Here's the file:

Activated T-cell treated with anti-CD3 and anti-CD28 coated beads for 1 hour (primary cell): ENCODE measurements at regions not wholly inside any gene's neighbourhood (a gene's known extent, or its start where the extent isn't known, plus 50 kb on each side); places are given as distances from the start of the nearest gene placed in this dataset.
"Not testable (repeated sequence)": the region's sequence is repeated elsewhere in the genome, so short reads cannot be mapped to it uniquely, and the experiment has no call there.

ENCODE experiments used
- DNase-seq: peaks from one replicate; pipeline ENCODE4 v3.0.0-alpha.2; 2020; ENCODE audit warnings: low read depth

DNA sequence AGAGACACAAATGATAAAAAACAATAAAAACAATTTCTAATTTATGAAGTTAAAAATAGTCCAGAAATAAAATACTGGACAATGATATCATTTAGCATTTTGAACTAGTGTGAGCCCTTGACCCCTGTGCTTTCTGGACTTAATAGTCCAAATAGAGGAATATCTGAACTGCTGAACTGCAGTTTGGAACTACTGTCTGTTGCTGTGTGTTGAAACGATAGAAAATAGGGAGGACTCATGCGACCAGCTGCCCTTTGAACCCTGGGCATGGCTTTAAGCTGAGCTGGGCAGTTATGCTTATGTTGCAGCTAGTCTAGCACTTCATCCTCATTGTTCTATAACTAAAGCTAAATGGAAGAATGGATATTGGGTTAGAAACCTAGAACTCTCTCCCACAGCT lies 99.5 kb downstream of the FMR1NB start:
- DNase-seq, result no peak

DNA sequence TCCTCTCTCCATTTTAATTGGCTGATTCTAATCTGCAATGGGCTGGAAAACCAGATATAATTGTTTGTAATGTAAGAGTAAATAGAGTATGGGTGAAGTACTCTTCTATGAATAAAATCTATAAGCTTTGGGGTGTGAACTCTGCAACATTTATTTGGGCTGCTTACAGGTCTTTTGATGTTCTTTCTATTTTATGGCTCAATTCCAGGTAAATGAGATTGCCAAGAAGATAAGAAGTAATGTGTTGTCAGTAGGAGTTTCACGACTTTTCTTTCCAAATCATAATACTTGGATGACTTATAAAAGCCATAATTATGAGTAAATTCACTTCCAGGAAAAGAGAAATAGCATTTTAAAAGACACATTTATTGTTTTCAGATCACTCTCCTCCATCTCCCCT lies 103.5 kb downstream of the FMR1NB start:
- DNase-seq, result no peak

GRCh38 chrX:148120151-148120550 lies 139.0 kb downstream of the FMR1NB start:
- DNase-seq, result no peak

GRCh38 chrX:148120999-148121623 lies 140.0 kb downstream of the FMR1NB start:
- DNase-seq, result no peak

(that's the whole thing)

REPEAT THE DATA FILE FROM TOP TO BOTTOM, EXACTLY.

Activated T-cell treated with anti-CD3 and anti-CD28 coated beads for 1 hour (primary cell): ENCODE measurements at regions not wholly inside any gene's neighbourhood (a gene's known extent, or its start where the extent isn't known, plus 50 kb on each side); places are given as distances from the start of the nearest gene placed in this dataset.
"Not testable (repeated sequence)": the region's sequence is repeated elsewhere in the genome, so short reads cannot be mapped to it uniquely, and the experiment has no call there.

ENCODE experiments used
- DNase-seq: peaks from one replicate; pipeline ENCODE4 v3.0.0-alpha.2; 2020; ENCODE audit warnings: low read depth

DNA sequence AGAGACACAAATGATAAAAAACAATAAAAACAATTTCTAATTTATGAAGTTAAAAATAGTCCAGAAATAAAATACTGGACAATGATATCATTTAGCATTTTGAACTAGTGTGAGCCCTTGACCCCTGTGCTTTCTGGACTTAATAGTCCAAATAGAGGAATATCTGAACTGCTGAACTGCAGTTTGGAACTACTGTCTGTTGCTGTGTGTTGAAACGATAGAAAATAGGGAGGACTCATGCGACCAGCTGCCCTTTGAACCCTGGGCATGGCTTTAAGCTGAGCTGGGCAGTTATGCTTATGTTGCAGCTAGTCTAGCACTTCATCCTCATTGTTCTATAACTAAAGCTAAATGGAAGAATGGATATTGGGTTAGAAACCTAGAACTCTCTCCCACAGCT lies 99.5 kb downstream of the FMR1NB start:
- DNase-seq, result no peak

DNA sequence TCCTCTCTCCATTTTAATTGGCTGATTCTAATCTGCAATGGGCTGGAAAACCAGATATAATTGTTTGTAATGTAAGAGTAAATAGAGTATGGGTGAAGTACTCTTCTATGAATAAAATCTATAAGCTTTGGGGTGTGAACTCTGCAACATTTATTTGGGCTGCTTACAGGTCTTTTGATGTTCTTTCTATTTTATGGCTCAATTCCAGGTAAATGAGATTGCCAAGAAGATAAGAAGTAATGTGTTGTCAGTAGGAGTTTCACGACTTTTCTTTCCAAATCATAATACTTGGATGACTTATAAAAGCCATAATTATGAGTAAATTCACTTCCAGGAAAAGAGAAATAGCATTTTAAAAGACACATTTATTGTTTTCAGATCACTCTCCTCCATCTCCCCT lies 103.5 kb downstream of the FMR1NB start:
- DNase-seq, result no peak

GRCh38 chrX:148120151-148120550 lies 139.0 kb downstream of the FMR1NB start:
- DNase-seq, result no peak

GRCh38 chrX:148120999-148121623 lies 140.0 kb downstream of the FMR1NB start:
- DNase-seq, result no peak